It has been a record breaking year for temperatures all across the globe, as climate change seems to be wreaking havoc with our atmosphere. We got a reminder of this yesterday, when temperatures at the North Pole soared by as much as 50º above normal, reaching 0ºC/32ºF on the surface. That’s the same temperature as the Arctic usually encounters during the summer months, but it is highly unusual for it get so warm at this time of year.
To put things into perspective, that means that temperatures were warm enough to melt snow and ice, even as winter is arriving in the Northern Hemisphere. That should set off alarm bells about the state of the polar ice caps, which seem to be already retreating at an alarming rate. We’ve had a lot of somber news from the Antarctic recently as well, but this is just another indicator that our planet is definitely in a state of flux right now, and we’re running out of time to do anything about it.
It also doesn’t bode well for any explorers hoping to make an expedition to the North Pole. If it is this warm in December, what will the conditions be like in March and April, or even into the summer. I know that there are a couple of expeditions planned for the Arctic next spring, but they could be dealing with unprecedented ice break up, and the largest leads of open water that have ever been seen at the top of the world.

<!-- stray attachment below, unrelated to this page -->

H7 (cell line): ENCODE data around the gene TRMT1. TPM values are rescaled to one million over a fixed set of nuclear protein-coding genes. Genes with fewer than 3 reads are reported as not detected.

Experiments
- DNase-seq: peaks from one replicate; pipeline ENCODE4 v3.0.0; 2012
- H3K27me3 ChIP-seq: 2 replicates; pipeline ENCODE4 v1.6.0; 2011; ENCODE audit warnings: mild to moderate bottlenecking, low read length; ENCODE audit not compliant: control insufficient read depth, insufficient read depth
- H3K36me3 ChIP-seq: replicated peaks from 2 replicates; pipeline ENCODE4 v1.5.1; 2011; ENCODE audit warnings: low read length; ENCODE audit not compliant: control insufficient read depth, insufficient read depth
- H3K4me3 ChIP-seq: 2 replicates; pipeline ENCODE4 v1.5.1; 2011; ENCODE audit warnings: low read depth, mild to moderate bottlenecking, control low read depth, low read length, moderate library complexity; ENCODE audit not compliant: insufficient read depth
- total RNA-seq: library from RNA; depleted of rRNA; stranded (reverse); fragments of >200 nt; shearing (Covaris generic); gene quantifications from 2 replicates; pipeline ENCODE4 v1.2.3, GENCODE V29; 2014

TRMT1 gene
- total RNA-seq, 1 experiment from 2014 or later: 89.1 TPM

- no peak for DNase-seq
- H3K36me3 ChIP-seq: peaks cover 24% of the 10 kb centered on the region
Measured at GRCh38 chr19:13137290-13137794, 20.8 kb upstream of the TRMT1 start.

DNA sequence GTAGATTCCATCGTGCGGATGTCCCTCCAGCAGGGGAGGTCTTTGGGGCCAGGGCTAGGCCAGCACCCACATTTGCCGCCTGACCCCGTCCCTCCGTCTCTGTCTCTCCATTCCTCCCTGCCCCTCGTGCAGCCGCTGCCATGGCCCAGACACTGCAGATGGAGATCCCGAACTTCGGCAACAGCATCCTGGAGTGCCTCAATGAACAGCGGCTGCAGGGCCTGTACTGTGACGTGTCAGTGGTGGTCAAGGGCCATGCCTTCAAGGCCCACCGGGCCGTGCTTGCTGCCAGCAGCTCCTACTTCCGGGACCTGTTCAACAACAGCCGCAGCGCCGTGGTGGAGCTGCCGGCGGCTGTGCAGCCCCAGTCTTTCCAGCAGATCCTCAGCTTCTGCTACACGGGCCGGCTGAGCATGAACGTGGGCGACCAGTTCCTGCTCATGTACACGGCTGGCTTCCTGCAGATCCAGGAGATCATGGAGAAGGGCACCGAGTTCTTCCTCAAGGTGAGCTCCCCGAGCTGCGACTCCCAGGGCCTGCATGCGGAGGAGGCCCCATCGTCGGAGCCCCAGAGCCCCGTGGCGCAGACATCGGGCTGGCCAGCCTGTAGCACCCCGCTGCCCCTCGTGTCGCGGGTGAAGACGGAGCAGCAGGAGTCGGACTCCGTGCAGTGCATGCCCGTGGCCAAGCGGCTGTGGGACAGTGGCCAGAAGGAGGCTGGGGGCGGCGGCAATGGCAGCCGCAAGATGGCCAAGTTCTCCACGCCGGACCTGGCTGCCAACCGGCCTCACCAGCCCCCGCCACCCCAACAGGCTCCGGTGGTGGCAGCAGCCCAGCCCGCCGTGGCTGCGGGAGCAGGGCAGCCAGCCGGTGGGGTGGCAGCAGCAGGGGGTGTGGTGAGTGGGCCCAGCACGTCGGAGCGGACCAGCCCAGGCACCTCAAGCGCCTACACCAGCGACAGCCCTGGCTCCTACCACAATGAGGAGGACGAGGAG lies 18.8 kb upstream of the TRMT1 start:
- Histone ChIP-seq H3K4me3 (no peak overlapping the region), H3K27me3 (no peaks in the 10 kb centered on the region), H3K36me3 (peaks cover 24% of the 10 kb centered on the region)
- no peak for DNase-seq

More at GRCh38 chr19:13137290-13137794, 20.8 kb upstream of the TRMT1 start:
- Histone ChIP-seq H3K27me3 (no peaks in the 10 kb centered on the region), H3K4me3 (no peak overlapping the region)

Of course, we do have a long winter to go, and temperatures are sure to return to normal at some point. But so far, November and December have been unseasonably warm, and have climbed up close to the 0ºC mark once before as well. Worse yet, the long-range predictions are saying that 2017 could be another very warm year, with further melting of the ice caps.
I’m not sure how much longer climate deniers are going to keep their head buried in the sand. The signs are there, and we’re mostly ignoring them at this point. Still, it isn’t too late to try to make a change. Hopefully that will be the New Year’s Resolution for some important people who are in a position to have an impact on policy and reform. Time will tell.
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